In the first article of our Lessons Learned from COVID-19 series, we discuss the role an innovation mindset has on the resiliency of Canadian businesses.
The one commonality shared by every resilient company in our roundtable series and conversations with our clients, was having leaders and employees who showcased a willingness to accept change—and to think and conduct business differently in the face of it. When times got tough, these leaders took a step back, examined their existing processes, products and frameworks, and carefully evaluated which would work—and which wouldn’t—in the new COVID‑19 reality.
In this context, innovation wasn’t limited to technology adoption. Some businesses used the downtime to foster customer goodwill and strengthen their brand, while others leveraged the opportunity to revamp their business model or develop new revenue streams. There are countless stories of brick-and-mortar retailers—like shoe stores and garden centres, for instance—that used COVID‑19 as an opportunity to enter the e-commerce world. Doctors started offering virtual appointments. Professional sports teams found ways to play again, albeit without fans in the stands. And a growing number of restaurants started offering take-out and delivery options.
After seeing a significant dip in demand for marketing materials and print advertising, in the early days of the pandemic, one Alberta graphics company quickly pivoted to produce things that were in demand, such as face shields, sneeze guards and social distancing signs for hospitals and businesses. This shift allowed the company to continue generating revenue during a typically weak earnings cycle in a normal year, and thereby quickly bring their employees back to work.
The bottom line is that innovation doesn’t have to be expensive or wide-sweeping—and it doesn’t have to involve technology upgrades. Depending on the situation, small, incremental changes to your operations and processes can be just as effective. You can garner inspiration from your direct competitors, scale down some of the innovative moves made by your favourite global brands or simply survey your customers to find out how you can serve them better. The key is to commit to moving forward, trying new things and being willing to pivot if the changes don’t seem to be working or if circumstances change.
The path to resiliency: How to up your innovation game
The COVID-19 crisis forced businesses to rethink assumptions, make critical decisions and learn from the outcomes at an unprecedented pace. This required leaders to consider whether their organization’s rate of learning and change was fast enough to create a competitive advantage. To remain relevant amid these new realities, organizations must embrace a mindset, culture and leadership style that prioritizes continuous learning, agility and innovation. Below are just a few ways to clear a path for innovation within your business.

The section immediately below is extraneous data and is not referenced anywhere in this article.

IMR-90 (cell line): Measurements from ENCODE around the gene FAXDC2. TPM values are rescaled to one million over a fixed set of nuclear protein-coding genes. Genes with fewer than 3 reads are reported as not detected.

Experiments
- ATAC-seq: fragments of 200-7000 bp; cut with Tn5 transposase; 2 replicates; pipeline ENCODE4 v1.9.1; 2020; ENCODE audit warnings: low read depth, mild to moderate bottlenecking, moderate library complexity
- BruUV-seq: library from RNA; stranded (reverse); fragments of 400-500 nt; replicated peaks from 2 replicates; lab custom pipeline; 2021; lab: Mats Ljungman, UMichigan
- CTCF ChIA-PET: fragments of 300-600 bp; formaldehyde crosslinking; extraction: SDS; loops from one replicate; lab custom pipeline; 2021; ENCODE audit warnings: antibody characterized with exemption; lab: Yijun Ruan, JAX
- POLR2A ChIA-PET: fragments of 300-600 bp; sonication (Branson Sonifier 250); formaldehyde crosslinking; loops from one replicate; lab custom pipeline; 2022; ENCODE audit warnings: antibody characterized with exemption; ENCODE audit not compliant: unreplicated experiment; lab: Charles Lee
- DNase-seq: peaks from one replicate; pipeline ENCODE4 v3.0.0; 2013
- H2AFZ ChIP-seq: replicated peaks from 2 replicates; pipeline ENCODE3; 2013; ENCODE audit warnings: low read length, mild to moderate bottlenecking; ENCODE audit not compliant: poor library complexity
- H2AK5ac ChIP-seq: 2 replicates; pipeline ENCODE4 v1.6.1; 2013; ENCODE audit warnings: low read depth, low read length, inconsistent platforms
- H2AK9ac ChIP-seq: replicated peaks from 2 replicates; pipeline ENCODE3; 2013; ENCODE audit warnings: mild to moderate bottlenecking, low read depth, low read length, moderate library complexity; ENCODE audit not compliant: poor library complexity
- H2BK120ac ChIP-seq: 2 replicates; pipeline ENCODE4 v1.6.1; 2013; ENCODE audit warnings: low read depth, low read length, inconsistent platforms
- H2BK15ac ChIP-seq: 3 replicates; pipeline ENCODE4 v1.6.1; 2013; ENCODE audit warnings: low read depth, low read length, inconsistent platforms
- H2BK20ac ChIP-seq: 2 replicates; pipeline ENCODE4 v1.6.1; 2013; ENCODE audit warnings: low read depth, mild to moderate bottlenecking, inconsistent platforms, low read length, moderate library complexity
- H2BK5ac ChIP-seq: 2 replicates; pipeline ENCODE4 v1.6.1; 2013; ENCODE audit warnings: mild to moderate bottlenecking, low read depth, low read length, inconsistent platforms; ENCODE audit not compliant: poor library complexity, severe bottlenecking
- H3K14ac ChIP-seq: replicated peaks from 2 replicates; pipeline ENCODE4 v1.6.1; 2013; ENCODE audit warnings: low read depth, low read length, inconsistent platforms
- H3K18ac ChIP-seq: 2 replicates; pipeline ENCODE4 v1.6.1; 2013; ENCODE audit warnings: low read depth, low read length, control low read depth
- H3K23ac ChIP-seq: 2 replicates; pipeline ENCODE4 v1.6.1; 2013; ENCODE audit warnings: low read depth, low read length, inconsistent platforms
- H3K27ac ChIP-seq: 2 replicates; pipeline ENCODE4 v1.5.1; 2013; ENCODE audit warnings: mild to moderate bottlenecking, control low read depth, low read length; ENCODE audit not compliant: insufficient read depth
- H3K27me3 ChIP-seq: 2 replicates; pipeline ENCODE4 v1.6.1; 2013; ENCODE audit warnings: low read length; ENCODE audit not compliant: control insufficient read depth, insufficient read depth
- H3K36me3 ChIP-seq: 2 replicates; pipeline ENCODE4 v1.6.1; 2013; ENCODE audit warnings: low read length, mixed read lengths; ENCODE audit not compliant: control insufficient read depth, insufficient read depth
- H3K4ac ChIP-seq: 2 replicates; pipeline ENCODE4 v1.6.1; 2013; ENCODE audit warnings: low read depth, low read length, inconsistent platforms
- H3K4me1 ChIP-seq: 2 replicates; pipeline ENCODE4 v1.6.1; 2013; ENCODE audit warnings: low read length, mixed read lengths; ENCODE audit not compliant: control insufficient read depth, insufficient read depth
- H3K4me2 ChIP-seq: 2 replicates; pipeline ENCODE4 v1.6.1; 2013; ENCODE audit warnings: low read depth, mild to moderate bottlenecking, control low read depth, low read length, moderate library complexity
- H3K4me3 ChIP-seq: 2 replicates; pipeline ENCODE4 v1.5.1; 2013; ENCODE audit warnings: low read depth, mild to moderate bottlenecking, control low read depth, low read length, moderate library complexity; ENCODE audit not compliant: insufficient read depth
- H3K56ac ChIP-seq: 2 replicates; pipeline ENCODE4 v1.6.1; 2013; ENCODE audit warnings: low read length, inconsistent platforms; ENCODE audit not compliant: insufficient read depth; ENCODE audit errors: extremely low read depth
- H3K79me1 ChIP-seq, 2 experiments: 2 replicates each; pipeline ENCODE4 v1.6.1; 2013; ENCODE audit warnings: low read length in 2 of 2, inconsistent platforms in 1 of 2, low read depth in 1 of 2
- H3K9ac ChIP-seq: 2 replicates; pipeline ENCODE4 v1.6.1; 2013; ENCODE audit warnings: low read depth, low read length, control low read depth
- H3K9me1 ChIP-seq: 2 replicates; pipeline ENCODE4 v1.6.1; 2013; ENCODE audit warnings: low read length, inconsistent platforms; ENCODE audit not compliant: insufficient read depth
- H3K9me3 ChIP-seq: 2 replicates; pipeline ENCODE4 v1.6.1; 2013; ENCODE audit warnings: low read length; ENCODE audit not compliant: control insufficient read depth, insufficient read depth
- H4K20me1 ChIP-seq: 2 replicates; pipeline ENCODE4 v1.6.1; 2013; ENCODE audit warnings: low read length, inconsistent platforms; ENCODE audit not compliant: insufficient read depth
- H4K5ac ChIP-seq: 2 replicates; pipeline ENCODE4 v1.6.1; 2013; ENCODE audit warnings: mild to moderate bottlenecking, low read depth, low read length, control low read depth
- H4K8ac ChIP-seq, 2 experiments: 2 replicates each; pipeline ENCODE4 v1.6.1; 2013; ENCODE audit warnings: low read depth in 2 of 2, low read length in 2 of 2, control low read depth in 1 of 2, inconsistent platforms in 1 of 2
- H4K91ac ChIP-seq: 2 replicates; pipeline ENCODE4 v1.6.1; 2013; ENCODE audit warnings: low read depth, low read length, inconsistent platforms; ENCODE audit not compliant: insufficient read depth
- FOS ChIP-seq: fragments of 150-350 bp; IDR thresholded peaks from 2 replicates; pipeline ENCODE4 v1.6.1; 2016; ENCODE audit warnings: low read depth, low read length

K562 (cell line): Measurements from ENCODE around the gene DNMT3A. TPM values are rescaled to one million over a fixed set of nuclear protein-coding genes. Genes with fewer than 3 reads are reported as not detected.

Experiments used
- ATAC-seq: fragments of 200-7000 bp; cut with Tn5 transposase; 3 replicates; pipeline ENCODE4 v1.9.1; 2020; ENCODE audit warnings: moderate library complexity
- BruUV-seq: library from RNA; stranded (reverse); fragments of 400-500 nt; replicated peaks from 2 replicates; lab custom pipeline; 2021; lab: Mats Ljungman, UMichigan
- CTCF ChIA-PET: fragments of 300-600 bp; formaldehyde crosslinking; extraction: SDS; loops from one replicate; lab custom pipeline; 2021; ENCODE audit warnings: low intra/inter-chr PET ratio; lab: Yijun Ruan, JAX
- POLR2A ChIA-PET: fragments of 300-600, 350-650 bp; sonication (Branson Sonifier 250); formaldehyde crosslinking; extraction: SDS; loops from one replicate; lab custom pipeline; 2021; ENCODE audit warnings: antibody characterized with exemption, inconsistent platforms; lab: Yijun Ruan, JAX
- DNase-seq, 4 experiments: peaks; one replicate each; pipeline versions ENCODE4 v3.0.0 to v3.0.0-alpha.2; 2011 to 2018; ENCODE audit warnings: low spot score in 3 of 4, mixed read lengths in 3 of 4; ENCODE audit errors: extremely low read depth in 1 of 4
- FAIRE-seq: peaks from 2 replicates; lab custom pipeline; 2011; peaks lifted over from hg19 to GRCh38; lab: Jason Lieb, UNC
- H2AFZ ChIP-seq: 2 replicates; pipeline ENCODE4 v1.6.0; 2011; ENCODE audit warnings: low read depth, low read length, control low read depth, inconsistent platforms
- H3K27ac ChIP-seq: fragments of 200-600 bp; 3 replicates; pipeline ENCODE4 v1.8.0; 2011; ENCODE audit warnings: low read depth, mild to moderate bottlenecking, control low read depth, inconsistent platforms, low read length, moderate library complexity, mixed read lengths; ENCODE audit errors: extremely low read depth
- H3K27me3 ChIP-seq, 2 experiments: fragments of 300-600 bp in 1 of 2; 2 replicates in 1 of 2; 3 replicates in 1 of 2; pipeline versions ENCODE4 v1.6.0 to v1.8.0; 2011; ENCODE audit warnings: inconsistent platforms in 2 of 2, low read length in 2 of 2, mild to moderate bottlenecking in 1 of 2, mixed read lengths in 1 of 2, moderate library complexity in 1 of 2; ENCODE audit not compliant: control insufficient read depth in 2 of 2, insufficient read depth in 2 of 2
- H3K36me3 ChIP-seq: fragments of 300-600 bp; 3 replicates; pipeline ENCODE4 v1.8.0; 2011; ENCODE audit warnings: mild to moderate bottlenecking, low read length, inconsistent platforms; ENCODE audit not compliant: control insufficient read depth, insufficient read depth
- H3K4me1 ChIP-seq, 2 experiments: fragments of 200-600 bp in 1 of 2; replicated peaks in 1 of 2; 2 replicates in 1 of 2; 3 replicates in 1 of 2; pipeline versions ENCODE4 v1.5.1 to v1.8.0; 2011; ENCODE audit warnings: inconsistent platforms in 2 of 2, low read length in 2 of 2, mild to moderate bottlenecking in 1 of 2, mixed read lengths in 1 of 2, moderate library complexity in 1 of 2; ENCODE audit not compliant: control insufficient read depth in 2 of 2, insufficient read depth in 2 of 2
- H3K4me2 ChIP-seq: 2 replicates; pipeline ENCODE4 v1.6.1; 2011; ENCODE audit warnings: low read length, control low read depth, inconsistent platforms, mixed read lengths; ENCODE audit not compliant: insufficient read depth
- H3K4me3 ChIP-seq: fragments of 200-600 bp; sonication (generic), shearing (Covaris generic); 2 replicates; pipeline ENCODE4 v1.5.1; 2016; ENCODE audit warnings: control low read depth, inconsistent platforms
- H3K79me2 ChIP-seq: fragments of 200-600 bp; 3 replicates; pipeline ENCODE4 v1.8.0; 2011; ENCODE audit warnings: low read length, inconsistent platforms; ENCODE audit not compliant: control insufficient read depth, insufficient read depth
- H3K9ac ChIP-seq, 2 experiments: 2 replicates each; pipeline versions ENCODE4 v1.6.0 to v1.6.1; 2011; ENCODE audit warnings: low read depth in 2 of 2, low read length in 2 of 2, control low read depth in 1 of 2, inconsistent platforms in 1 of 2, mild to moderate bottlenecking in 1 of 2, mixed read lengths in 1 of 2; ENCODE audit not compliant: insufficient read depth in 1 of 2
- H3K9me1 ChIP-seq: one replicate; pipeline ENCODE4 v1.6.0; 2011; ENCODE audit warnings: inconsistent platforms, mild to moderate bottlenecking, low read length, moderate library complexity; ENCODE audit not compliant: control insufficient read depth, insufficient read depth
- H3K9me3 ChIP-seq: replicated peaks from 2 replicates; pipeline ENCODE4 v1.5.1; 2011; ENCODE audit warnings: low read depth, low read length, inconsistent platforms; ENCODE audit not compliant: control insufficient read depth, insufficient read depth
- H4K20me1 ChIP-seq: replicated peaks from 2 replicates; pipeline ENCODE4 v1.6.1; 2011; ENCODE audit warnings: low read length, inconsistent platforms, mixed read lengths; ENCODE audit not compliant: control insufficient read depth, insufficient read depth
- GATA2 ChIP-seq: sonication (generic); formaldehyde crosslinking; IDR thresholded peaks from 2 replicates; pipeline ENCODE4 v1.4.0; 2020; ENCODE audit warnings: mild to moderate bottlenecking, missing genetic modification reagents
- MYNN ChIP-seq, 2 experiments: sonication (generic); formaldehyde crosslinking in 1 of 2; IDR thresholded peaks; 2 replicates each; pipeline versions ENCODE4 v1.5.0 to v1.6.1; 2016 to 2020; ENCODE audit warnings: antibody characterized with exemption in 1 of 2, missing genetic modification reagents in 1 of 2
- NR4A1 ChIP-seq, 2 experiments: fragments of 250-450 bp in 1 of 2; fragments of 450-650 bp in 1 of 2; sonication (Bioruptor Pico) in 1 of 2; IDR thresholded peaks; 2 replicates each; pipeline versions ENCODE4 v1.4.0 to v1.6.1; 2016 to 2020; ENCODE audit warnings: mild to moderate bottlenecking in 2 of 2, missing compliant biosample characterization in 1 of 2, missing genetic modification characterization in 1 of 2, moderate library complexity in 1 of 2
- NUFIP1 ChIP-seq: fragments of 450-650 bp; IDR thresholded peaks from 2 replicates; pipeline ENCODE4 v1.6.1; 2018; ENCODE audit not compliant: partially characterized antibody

Act, fail fast, learn and repeat
You don’t have to be 100 percent certain an idea is going to work before you test it. In times of crisis, acting quickly—even without all the facts—can make the difference between thriving and just surviving. Just be sure to learn as you go, rethink your assumptions and be ready to pivot quickly if the idea or action doesn’t provide the results you were hoping for.
Pay close attention to your competitors
In times of uncertainty, it can be helpful to see how others are tackling a situation. This is an opportunity to learn from their successes and missteps. While you don’t have to take their specific path, becoming familiar with their path can help inform your own decisions when quick decisions are needed.
Diversify your train of thought
Great ideas often come from fresh perspectives. Hiring someone from outside of your organization—or connecting with other business leaders—can be an excellent way to identify new opportunities and move past seemingly-insurmountable roadblocks.
Build a continuous “learning loop”
Regularly examining your business environment and your organization’s strengths and weaknesses can help shed light into your key assumptions and identify opportunities to rethink outdated approaches. This can position you to develop plans around your priorities, align your business processes with your objectives and execute iteratively to create a continuous learning loop.
To read the full report, "A blueprint for moving forward: Lessons learned from COVID-19," download the PDF.